Just how much organic waste does Concordia collect? Since Waste Not, Want Notstarted in September 2016, more than 143 metric tonnes have been collected in the compost bins with orange lids. Fifty-seven metric tonnes of this total would have previously ended up in landfills.
Waste Not, Want Not is a collaboration between Concordia students, faculty, staff and the administration. It aims to establish a complete compost cycle at the university.
Here’s how you can help the university reduce its environmental impact. Want to get involved in sustainability? Looking for some tips on how to lighten your ecological footprint on campus? Concordia offers students, staff and faculty more ways to get involved in campus sustainability efforts than you’ll find time for.
Integral Youth Development (IYD) a Jesuit project in the Jesuit Youth Office together with Environmental Management Agency (EMA), Ministry of Education, Sports, Arts and Culture and TeamUp2CleanUp recently embarked on a Joint Schools Initiative, a five day clean-up campaign from the 25th -29th of June 2018. The program ran under the theme Sustainable Waste Management Schools Training and it focused on five primary schools in Mbare. The Joint Schools Initiative team engaged pupils on the importance of reducing consumption, recycling and re-using materials for environmental preservation using program guided scripts and mascots of popular comic characters.
The Department of Environment and Natural Resources (DENR), through the Environmental Management Bureau (EMB), has recognized Xavier University – Ateneo de Cagayan as one of the “Sustainable and Eco-Friendly Schools for 2017” in the country for “initiating and integrating in instruction, research, extension, and administration, programs which are environment-related in nature.”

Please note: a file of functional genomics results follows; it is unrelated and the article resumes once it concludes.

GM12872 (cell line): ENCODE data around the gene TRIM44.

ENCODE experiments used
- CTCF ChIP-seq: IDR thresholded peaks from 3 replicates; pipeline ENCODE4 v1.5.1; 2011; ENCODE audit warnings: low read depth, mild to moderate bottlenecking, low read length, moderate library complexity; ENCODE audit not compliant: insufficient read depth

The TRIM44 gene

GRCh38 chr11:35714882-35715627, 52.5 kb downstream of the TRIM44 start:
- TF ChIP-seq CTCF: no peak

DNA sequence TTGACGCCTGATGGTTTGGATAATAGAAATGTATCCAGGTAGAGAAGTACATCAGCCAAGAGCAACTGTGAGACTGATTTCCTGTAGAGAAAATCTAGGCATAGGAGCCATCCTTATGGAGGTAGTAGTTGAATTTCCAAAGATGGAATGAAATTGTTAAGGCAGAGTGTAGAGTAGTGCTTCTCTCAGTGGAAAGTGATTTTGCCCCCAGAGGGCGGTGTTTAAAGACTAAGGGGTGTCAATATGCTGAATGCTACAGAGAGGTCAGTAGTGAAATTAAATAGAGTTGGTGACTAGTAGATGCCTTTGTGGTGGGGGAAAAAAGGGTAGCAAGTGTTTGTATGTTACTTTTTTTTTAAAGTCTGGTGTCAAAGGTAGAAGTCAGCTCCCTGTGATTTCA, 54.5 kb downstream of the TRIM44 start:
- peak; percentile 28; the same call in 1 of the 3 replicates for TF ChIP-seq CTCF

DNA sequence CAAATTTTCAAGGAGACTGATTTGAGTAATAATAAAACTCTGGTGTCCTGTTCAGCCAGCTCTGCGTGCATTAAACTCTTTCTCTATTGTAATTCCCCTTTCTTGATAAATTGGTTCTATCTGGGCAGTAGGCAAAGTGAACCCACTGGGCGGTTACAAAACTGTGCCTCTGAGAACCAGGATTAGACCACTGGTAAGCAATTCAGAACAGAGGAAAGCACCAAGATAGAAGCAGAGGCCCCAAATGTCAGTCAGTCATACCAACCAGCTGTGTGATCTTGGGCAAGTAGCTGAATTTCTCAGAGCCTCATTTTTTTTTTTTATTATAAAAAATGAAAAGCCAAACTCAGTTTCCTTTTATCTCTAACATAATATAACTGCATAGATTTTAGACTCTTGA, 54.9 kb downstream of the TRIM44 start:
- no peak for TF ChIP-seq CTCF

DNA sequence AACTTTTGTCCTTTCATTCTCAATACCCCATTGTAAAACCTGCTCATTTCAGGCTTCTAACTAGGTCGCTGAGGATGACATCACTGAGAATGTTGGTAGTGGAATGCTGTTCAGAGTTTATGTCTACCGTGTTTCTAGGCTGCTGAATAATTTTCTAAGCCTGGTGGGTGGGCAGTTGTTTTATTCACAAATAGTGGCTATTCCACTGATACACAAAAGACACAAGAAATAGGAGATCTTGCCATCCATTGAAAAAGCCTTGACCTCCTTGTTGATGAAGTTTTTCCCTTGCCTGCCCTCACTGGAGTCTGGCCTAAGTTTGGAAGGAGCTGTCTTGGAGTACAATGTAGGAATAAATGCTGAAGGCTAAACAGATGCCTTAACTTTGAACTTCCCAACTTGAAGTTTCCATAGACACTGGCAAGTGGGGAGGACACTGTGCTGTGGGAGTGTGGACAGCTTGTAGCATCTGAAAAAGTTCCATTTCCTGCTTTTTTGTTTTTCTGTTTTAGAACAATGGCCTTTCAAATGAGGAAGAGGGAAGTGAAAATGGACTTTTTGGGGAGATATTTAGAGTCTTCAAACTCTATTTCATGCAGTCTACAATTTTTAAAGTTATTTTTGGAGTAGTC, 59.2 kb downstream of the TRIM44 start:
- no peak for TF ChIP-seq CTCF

Loyola Marymount University is located in Los Angeles, California. Our geographic location means that we are living in a water scarce area. We recognize the significance of conserving water and implementing alternative technologies to reduce our contribution to the south west’s severe drought. Additionally, water use (specifically heating) can contribute to more than 15% of a building’s energy use. Over the past few years, we have reduced our water use by over 20 %.
Ecoteneo is a university-wide ecology advocacy since June 2017 as pronounced by the University President, Fr. Joel E. Tabora, S.J. during the annual faculty convocation in Jacinto campus. Materials recovery is presently being practiced in the university and ESWM lectures and trainings are ongoing with different sectors of the community. Ecoteneo has been working closely with the various stakeholders in the university to promote ecological solid waste management (ESWM) in the Matina and Jacinto campuses.